Book 16 The Porcupine of Mind


doubles the size

of a soul.

Triples the length

of the rosary”

For me, “Hope” was the most affecting poem in a book of things I found beautiful and funny.  The first cartoon image into my head was of a Catholic Grinch, crossing himself over his Santa suit with his green claws.  Next was my standard adolescent response, but even that applies to the wider world.  As I sat in (or avoided going to) hospitals most of the year 2011 and early 2012 I know that every good report from a doctor causes that great intake of air, and the worry draws as I anticipate the next visit.

This book is everything I think poetry should be.  It is concise, it can be biting and it can be comforting.  When she makes a play on words it feels like a quiet joke shared between the author and the reader, they don’t feel like something that the writer looked at and said “I’m so fucking clever.” which isn’t to say she shouldn’t have.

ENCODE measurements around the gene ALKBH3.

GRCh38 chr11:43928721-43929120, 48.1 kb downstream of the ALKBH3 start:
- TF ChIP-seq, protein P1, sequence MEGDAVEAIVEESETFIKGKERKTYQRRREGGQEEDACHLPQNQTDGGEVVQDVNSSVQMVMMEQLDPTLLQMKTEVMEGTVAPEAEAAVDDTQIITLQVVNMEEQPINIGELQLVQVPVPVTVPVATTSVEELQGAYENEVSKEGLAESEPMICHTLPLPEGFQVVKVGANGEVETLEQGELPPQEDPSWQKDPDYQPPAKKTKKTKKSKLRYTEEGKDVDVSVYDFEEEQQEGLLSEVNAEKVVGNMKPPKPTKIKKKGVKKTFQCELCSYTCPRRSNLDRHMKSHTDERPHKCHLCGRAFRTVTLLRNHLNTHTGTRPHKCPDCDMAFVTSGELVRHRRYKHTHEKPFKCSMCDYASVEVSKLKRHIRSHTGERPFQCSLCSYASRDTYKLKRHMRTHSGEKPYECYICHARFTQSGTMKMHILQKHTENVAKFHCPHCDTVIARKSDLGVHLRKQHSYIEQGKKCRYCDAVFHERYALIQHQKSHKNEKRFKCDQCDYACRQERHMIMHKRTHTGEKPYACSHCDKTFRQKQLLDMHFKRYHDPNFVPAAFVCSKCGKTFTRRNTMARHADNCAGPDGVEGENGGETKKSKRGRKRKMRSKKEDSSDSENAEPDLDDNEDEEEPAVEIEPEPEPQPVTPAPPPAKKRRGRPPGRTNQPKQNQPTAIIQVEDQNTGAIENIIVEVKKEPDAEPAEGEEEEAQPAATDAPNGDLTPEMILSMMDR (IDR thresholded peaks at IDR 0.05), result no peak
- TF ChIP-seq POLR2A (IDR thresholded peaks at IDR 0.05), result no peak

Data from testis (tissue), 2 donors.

In my mind Katerina is a folk hero and I hear about her through primarily through second hand sources and reputation, but it’s a towering reputation and I was glad to read the poetry.  When setting an arbitrary goal to read a lot of books in a set amount of time I’ve found that I don’t actually care about some of them ( the upcoming Book 17, A Clockwork Orange) so it is nice when the book turns out to be a legitimate pleasure

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